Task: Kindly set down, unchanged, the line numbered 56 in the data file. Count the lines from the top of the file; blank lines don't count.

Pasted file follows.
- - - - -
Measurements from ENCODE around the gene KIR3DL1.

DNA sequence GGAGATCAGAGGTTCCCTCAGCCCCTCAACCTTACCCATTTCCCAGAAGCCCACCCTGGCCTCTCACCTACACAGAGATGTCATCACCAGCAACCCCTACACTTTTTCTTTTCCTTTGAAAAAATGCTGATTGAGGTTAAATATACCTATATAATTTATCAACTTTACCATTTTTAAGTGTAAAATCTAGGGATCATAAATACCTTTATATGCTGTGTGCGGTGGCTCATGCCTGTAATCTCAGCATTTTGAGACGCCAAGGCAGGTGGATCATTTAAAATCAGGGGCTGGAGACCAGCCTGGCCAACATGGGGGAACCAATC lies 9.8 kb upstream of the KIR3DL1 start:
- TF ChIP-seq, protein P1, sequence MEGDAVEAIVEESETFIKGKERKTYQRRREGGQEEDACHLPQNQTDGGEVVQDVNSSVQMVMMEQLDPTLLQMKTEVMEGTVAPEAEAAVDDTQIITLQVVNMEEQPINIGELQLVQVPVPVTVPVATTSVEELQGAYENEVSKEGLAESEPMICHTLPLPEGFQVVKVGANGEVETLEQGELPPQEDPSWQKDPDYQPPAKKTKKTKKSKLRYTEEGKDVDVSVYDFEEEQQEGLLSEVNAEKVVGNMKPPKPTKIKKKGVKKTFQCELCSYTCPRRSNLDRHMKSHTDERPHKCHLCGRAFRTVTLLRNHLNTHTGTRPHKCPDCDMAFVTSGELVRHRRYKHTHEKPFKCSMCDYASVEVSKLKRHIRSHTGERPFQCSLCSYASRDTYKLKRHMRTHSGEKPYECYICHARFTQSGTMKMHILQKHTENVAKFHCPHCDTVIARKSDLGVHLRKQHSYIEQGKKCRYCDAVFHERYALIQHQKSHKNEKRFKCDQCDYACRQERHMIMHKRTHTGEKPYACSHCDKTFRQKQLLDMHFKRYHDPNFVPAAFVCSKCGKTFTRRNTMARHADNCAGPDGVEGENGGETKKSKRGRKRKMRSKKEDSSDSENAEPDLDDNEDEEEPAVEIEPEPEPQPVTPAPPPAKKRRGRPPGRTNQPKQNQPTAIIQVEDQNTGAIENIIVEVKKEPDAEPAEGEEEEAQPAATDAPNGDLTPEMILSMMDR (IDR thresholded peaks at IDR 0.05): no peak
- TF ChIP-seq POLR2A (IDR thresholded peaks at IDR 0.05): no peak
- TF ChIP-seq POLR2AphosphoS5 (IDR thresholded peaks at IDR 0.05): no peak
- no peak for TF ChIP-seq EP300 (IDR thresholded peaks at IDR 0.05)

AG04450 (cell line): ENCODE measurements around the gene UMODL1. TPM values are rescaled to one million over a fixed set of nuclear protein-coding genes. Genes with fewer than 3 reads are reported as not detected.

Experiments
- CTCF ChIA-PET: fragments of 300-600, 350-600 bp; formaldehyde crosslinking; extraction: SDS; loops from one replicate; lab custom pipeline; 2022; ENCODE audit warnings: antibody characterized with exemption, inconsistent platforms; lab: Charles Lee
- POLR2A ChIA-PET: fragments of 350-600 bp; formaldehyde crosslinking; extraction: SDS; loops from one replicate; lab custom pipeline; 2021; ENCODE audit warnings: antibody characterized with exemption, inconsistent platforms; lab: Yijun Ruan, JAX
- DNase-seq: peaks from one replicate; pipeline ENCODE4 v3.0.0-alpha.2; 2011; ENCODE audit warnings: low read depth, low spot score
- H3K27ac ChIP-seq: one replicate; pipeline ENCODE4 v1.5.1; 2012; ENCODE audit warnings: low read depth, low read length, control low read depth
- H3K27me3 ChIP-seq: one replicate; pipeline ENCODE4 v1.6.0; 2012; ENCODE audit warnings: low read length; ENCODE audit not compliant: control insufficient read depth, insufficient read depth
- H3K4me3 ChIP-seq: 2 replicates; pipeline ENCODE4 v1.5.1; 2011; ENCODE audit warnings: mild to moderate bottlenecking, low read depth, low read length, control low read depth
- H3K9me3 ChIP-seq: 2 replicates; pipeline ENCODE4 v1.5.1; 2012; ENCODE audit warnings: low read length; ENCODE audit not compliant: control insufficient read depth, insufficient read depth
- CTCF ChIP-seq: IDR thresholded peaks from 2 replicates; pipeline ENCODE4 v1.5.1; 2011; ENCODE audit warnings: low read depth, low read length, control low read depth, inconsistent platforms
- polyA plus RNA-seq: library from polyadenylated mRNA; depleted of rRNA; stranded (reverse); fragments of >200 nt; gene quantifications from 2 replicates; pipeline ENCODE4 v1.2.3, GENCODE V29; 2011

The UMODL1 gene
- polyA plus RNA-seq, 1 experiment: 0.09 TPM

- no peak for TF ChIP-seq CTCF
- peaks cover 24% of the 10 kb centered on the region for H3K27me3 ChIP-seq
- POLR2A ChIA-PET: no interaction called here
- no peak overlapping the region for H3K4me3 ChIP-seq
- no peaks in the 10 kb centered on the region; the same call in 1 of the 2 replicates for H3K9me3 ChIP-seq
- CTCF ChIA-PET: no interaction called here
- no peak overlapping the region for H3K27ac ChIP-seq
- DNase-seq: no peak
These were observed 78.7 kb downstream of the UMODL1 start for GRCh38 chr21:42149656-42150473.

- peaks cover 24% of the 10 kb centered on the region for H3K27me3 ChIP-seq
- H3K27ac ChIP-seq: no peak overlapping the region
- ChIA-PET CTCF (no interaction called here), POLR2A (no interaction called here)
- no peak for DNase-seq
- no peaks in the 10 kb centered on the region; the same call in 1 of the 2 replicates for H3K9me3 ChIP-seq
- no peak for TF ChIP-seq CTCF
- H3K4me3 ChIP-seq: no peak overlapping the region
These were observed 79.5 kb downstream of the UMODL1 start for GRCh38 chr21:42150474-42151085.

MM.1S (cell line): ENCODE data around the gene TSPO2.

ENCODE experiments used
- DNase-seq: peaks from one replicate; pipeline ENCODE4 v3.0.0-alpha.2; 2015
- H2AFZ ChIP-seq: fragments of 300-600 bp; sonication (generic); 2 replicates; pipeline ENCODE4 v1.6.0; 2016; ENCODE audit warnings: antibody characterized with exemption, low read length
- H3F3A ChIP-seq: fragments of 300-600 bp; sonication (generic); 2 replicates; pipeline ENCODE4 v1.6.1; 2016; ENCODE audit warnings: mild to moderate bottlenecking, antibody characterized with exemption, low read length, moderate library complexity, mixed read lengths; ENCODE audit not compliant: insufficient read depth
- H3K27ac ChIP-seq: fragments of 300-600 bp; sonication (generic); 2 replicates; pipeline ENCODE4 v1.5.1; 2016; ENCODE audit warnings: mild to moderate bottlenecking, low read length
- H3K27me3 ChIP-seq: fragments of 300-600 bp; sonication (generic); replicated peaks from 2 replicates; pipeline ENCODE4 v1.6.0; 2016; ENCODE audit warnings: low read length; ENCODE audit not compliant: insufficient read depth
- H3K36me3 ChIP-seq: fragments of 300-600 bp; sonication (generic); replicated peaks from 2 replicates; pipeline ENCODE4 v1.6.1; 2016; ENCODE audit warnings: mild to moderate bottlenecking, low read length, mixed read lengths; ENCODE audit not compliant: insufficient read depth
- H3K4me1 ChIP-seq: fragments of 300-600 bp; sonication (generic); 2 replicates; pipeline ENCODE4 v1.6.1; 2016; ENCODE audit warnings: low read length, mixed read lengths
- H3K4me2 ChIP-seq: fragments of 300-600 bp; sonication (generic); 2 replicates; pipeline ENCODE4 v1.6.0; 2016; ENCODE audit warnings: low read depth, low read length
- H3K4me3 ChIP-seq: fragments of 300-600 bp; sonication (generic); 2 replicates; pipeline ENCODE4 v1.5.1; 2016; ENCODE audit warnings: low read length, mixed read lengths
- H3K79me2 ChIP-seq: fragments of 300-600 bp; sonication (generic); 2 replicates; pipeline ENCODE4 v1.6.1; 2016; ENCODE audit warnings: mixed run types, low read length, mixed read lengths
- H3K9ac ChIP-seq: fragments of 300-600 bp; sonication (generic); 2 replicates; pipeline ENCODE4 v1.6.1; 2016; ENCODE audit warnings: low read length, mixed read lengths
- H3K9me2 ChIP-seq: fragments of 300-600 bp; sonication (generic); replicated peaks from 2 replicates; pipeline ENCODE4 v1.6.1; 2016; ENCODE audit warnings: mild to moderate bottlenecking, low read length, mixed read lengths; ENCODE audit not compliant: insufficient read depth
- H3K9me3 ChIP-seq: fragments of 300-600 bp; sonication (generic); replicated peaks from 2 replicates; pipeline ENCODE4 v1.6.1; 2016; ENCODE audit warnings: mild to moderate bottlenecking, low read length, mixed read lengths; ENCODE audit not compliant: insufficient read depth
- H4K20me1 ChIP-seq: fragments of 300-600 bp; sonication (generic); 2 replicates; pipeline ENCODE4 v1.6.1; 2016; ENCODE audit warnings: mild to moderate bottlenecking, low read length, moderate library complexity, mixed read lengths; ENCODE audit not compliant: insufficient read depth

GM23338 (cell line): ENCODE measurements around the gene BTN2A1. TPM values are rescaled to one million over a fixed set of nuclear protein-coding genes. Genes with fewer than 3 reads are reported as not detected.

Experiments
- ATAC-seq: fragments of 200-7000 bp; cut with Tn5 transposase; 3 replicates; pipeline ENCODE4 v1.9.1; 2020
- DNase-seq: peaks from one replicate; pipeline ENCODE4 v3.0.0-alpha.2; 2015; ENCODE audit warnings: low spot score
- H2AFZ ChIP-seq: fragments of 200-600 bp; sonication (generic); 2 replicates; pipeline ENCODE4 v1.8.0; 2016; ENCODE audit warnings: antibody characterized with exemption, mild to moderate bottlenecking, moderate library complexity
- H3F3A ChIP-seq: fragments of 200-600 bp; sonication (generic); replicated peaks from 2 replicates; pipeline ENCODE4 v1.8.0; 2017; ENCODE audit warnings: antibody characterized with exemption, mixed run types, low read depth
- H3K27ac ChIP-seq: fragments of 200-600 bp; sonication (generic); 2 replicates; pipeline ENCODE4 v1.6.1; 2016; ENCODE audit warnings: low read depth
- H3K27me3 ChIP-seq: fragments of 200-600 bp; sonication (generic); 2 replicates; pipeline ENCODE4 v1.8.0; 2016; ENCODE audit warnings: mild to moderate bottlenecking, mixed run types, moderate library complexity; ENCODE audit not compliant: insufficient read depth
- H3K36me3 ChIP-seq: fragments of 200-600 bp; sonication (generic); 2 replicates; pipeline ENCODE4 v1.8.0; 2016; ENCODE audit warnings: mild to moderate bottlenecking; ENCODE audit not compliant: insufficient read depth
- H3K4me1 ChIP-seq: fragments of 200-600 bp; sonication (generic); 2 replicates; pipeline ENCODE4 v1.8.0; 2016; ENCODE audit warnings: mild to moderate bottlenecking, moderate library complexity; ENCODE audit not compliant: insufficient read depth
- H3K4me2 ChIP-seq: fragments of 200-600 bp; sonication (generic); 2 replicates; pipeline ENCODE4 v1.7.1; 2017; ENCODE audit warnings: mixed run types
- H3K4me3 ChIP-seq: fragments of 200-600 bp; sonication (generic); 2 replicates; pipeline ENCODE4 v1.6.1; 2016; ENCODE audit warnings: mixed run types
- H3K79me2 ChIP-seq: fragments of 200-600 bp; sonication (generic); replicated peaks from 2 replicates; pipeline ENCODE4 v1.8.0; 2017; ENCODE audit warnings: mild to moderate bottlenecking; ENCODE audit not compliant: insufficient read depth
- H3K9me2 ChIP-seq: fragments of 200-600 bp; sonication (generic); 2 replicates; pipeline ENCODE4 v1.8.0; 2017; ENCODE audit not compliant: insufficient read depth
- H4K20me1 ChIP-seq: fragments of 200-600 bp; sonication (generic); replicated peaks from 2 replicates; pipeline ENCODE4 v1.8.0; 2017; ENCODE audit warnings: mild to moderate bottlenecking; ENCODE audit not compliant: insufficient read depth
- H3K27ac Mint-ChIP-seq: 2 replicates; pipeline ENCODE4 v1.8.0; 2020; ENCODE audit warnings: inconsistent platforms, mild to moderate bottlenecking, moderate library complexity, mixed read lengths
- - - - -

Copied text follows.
- DNase-seq: peaks from one replicate; pipeline ENCODE4 v3.0.0-alpha.2; 2015; ENCODE audit warnings: low spot score